Cafe Junyali offers a unique concept where they are promoting exotic handmade masalas, and also empowering women by employing them
Without a doubt, Indian masalas can be called the heart and soul of the Indian kitchen, because without the spices Indian food loses its charm. Every masala has its own unique flavour and aroma, and when these masalas are combined in the right proportion and the right way, they create a melange of flavours that lends a sensory delight.
Although Indian masalas which are used in day-to-day cooking are commonly found in the marketplace, some masalas are rare, ancient, and their recipes have been passed down from one generation to the next. Sadly, some ancient recipes are lost. Cafe Junyali, an online platform (www.cafejunyali.com) also having stores at select places, is trying to revive traditional Indian masala blends by asking women to prepare them. By doing so, they are also making women financially independent.
Founded by Charulata Moorjani, Cafe Junyali is an initiative by HariDevka Foundation and aims at giving back to society and empowering women. The founder comes from a place called Junyali in Mussoorie which means moonlit in Pahadi language.
Radhika Kulkarni, who looks after digital marketing and PR for the cafe, says the idea was born with an intention of reviving ancient masala blends and also provide women a platform to earn a livelihood and lead a dignified life. “Still a lot of women in India, both in the lower and upper strata of society and in rural and urban India, aren’t financially independent. Even if they want to step out of their home, they have to ‘ask’ someone. For them to gain financial independence is a big thing. Since Indian masalas are common and used by all, and their demand is growing incredibly, the foundation thought of engaging these women to make masalas using ancient recipes, and also created a market for their product,” says Kulkarni.
However, they do not make generic masalas or masalas that are commonly available. Moorjani thought of making exclusive and exotic spices which would connect one to one’s roots and define family traditions. Cafe Junyali is packaging, modelling, branding and helping these women sell the masala blends. “To keep it exclusive and not make it so commercial, our masalas are available at select stores and places such as Local at Chhatrapati Shivaji International Airport, Mumbai; Godrej Nature’s Basket across outlets; and Andaz by Hotel Hyatt, Delhi,” informs Kulkarni.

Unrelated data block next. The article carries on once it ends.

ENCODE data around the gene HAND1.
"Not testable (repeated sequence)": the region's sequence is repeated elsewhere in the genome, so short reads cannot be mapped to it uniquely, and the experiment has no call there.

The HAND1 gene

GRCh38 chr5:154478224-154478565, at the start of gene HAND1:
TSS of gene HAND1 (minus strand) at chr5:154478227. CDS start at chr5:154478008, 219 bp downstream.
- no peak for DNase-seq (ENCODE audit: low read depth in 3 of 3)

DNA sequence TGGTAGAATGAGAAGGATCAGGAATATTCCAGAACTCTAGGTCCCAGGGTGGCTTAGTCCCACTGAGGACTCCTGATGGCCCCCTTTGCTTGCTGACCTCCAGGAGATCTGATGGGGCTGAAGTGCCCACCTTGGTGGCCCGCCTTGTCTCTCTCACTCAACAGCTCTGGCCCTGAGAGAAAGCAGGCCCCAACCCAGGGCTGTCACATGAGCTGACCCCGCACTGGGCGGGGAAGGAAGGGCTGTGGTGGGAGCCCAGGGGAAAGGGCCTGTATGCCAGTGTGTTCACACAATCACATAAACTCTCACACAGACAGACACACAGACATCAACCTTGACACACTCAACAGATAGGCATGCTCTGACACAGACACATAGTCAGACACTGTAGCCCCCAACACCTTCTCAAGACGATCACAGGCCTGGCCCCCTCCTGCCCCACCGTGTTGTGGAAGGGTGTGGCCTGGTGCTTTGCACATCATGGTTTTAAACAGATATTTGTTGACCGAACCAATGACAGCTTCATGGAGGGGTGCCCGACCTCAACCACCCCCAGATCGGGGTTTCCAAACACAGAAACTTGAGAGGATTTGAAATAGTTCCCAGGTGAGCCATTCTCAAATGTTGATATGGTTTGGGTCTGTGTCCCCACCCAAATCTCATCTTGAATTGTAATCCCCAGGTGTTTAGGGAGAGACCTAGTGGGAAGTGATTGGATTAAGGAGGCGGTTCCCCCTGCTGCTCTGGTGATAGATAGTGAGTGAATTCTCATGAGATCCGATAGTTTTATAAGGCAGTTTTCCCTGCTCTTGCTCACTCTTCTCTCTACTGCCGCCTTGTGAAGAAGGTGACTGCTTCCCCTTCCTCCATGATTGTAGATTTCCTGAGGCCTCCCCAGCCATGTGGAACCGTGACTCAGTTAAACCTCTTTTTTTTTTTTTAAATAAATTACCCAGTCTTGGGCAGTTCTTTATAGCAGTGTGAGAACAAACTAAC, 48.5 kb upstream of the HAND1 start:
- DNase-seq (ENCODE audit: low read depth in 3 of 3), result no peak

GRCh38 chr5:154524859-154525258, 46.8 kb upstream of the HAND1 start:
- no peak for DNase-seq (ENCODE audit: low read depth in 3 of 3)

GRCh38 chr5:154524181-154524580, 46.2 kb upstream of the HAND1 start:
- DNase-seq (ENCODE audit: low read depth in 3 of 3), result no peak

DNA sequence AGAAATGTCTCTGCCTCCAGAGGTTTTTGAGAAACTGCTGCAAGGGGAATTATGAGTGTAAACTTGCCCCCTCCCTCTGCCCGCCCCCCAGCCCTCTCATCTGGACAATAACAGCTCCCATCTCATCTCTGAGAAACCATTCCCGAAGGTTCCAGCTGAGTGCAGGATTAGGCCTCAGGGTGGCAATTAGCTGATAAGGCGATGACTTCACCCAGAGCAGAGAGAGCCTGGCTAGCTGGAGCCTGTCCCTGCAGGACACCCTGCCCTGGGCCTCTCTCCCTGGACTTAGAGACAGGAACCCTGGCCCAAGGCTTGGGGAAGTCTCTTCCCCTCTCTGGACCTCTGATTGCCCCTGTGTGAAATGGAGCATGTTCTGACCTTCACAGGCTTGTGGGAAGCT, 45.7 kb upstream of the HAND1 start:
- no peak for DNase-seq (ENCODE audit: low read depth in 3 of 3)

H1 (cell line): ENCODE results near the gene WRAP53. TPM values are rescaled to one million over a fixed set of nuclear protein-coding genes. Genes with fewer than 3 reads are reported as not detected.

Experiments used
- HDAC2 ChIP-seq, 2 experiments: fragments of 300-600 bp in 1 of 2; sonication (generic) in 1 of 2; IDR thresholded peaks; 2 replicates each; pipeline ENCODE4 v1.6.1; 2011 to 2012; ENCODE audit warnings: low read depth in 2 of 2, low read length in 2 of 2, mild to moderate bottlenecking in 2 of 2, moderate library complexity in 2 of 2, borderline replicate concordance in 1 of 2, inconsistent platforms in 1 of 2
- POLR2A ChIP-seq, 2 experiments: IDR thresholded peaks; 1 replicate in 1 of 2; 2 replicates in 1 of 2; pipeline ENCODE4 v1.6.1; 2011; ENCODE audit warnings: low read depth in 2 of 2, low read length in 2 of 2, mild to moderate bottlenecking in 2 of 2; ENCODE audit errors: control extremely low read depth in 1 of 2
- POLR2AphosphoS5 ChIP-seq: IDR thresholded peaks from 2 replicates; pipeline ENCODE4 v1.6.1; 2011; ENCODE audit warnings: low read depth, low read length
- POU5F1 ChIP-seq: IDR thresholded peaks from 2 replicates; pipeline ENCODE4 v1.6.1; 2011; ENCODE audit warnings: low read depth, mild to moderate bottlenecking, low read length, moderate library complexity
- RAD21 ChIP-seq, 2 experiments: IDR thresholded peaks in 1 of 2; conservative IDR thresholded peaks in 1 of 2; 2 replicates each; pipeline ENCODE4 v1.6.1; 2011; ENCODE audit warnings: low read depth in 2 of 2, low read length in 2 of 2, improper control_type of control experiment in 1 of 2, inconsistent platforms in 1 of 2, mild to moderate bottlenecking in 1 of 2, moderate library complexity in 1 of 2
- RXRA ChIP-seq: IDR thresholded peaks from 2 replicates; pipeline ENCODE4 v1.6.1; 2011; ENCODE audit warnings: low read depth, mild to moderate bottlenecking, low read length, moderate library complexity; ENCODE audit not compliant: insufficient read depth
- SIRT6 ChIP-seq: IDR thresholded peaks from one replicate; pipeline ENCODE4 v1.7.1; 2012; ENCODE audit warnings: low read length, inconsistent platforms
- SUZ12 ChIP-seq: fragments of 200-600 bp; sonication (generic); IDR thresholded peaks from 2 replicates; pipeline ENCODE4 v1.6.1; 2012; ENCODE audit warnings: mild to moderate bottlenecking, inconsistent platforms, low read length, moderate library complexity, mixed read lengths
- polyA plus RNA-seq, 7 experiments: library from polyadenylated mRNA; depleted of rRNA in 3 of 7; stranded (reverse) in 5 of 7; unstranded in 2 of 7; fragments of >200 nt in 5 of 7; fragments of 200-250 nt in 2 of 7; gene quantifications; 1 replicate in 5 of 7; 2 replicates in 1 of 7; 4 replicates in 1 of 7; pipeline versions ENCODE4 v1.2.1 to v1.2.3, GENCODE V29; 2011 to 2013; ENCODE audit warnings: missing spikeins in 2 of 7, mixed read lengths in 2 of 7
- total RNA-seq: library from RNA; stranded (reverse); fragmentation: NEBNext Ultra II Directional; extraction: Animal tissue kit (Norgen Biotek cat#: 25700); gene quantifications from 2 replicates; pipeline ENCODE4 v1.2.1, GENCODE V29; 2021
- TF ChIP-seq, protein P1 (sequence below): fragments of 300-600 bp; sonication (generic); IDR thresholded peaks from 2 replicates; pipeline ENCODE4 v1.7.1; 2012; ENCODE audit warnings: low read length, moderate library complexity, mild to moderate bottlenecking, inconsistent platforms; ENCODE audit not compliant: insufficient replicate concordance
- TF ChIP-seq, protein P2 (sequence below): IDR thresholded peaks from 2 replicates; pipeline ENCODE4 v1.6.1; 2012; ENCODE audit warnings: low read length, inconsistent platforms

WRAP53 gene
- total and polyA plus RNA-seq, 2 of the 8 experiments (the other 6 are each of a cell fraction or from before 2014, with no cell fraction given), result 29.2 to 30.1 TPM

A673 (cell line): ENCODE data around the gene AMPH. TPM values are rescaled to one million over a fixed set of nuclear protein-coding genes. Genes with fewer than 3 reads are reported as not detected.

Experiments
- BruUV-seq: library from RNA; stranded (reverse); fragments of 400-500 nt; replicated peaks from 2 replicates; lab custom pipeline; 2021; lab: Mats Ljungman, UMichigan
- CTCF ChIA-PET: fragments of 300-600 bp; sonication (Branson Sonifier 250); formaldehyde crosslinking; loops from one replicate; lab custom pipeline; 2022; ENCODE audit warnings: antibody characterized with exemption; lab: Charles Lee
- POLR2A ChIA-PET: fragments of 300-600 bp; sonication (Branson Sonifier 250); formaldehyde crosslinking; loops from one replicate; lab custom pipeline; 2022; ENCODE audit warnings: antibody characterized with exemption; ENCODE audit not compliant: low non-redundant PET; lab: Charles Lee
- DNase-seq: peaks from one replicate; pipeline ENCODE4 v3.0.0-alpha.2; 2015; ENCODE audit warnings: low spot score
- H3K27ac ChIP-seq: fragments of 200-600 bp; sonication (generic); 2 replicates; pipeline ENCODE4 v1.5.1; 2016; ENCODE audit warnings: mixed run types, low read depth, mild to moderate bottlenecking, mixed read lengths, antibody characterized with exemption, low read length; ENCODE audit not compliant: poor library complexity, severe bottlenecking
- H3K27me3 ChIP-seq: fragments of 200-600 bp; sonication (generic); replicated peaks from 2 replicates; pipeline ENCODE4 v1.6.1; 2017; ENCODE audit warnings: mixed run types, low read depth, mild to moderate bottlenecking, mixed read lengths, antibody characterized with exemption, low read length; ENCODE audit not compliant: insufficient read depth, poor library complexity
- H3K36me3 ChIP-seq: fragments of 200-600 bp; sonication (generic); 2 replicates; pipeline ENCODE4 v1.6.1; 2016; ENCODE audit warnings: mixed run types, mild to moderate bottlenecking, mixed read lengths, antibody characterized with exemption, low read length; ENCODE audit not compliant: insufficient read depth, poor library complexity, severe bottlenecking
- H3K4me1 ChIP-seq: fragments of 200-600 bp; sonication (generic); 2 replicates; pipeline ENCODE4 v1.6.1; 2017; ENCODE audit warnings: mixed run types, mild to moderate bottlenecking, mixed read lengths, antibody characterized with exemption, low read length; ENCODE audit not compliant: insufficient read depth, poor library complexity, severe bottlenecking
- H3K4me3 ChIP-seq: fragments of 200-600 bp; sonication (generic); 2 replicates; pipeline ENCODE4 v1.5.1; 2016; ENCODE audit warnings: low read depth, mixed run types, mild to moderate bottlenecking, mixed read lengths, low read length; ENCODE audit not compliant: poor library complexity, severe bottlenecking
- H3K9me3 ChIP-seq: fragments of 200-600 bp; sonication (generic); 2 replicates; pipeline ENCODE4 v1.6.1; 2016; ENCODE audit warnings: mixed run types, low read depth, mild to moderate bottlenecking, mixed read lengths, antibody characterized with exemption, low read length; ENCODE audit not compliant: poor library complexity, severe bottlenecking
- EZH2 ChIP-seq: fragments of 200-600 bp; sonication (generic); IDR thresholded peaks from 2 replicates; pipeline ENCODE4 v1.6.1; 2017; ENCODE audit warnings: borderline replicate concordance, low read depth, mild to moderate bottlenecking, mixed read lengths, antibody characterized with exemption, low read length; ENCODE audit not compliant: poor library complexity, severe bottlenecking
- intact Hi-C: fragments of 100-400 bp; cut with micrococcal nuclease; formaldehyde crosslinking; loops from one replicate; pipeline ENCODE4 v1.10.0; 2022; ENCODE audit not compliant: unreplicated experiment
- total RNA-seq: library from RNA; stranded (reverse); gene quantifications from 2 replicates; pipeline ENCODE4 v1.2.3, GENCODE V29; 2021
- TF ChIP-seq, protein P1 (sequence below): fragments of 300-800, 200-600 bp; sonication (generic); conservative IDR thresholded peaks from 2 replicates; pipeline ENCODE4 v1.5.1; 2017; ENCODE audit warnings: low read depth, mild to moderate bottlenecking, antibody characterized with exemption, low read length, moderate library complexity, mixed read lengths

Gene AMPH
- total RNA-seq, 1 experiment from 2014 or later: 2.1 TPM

The masalas have beeen sourced from different parts of India, prepared by women from various regions including Maharashtra, Andhra Pradesh, Punjab, Meerut — offering a potpourri of cultures. “The blend of these spices are inspired from their family traditions and hand pounded and homemade after being sourced from their natural habitat. The women who make these spice blends now have their own teams who procure the raw spices and hand pound it into their unique recipes thus making the women entrepreneurs in their own right. The women have been homemakers and never really tasted financial freedom, but with Cafe Junyali, they can and they are also able to present their secret family recipes to the world,” says Kulkarni.
The spice blends are used in tea, khichdi, vegetables and/or meats. Some of the blends that are being sold are Chai Ka Masala, East Godavari Masala, Khichdi Ka Masala, Punjabi Chana and Kaali Dal Masala, Sifar Masala, Jass Masala and Shahe Nawab Masala.
The masala makers
Devabai Kumawat — Khichdi Ka Masala
Devabai Kumawat’s Khichdi Ka Masala reminds you of ‘mom’s food.’ You’ll taste love in every bite as this spice blend is hand pounded on the western edge of the Deccan Plateau in Nashik. You can add the spice blend to your lentils and rice. You can also add dry or fresh grated coconut while cooking.
Anisha Lala — Sifar Masala
Sifar in Sindhi means punctuation. Anisha Lala’s spice blend punctuates vegetarian cooking. Her spice brings a taste from the culinary kitchens of forgotten tribes of the Sind region.
Kishni Hingorani — Jass Masala
Straight from the age old diaries, Kishni Hingorani has brought down this blend from her ancestors’ papyrus pages — a spice blend that’s meant for seasoning of vegetarian dishes and lentil recipes. In Sindhi, Jass means magic, so add this spice blend to create magic in your food.
Bindumathi Devi Tata — East Godavari Masala
Bindumathi Devi Tata from the banks of the Godavari meticulously blends and pounds cloves, cinnamon, khuskhus, nutmeg, using her family’s secret recipe to create a sensational taste while reciting tales of the holy Godavari river. Her spice blend enhances the taste of aubergine, potatoes, meats, fish and biryani.
Kanan Saraswat — Chai Ka Masala
Kanan Saraswat, whose ancestors belonged to Meerut, re-invented her family recipe as she travelled the length and breadth of the country. The perfect balance of spices hand pounded at her home in Gwalior Fort, is bound to give you that ‘extra’ zing. A shortcut for you to make a truly Indian Masala Chai.
Renu Moorjani — Nawab Shah
Renu Moorjani’s spice is a secret blend of the Moorjani clan. The name ‘Nawab Shah’ is derived from the roots of the Moorjani forefathers. Throw in a dash of taste from the Sind dynasties and walk down the trodden paths, by adding it to your meats, fish and vegetarian dishes.
Vandana Malhotra — Punjabi Chana and Kaali Dal Masala
Vandana Malhotra’s spice recipes brings in the taste of Multan. Using her special age-old family spice blend in lentils, pulses, cottage cheese and chickpeas cooked in clarified butter can give you a gastronomic euphoria. You can also use her secret as a seasoning on yoghurt.